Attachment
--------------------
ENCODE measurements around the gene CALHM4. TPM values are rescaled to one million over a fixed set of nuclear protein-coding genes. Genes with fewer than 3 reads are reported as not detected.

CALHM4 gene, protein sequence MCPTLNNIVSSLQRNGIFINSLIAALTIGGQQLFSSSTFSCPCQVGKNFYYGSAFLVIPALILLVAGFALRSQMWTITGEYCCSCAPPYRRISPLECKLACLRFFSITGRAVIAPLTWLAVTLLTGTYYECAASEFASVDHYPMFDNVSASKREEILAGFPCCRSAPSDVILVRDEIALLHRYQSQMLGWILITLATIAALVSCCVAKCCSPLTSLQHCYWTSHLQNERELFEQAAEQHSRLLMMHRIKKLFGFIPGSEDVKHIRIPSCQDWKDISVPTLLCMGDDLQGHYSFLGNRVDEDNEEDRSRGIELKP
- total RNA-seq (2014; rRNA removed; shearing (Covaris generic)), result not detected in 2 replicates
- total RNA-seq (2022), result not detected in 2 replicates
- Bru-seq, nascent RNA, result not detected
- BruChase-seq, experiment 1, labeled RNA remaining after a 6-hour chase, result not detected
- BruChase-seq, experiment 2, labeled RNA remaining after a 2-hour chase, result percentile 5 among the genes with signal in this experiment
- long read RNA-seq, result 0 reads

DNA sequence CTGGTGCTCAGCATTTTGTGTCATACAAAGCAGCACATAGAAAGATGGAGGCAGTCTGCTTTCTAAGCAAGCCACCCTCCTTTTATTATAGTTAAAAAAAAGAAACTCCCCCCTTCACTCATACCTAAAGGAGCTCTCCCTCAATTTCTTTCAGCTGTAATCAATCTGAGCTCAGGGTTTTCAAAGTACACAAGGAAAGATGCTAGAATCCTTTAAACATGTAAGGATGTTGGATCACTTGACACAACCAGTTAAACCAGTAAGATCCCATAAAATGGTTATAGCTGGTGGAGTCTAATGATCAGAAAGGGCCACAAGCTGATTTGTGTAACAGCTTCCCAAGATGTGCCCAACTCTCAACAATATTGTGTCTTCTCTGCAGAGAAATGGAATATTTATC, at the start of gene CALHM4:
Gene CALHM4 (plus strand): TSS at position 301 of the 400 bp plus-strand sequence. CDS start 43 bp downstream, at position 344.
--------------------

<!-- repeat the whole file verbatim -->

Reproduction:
ENCODE measurements around the gene CALHM4. TPM values are rescaled to one million over a fixed set of nuclear protein-coding genes. Genes with fewer than 3 reads are reported as not detected.

CALHM4 gene, protein sequence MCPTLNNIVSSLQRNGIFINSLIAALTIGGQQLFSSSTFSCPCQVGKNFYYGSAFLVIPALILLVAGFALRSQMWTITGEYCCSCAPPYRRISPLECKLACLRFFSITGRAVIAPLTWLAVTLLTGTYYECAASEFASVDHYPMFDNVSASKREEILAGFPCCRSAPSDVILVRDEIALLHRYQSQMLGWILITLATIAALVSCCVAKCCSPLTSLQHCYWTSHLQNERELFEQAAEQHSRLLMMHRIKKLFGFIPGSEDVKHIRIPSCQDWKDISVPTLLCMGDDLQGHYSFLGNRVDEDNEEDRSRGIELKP
- total RNA-seq (2014; rRNA removed; shearing (Covaris generic)), result not detected in 2 replicates
- total RNA-seq (2022), result not detected in 2 replicates
- Bru-seq, nascent RNA, result not detected
- BruChase-seq, experiment 1, labeled RNA remaining after a 6-hour chase, result not detected
- BruChase-seq, experiment 2, labeled RNA remaining after a 2-hour chase, result percentile 5 among the genes with signal in this experiment
- long read RNA-seq, result 0 reads

DNA sequence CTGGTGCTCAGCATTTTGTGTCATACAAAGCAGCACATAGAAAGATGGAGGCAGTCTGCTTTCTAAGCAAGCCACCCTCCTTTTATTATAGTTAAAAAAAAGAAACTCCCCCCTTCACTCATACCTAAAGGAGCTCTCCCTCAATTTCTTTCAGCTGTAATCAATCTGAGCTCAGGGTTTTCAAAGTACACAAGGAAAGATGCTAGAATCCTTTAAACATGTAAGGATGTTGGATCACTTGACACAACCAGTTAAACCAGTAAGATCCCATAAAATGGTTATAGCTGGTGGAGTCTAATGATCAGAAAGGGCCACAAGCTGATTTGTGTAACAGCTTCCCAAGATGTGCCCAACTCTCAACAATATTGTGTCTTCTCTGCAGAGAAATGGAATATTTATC, at the start of gene CALHM4:
Gene CALHM4 (plus strand): TSS at position 301 of the 400 bp plus-strand sequence. CDS start 43 bp downstream, at position 344.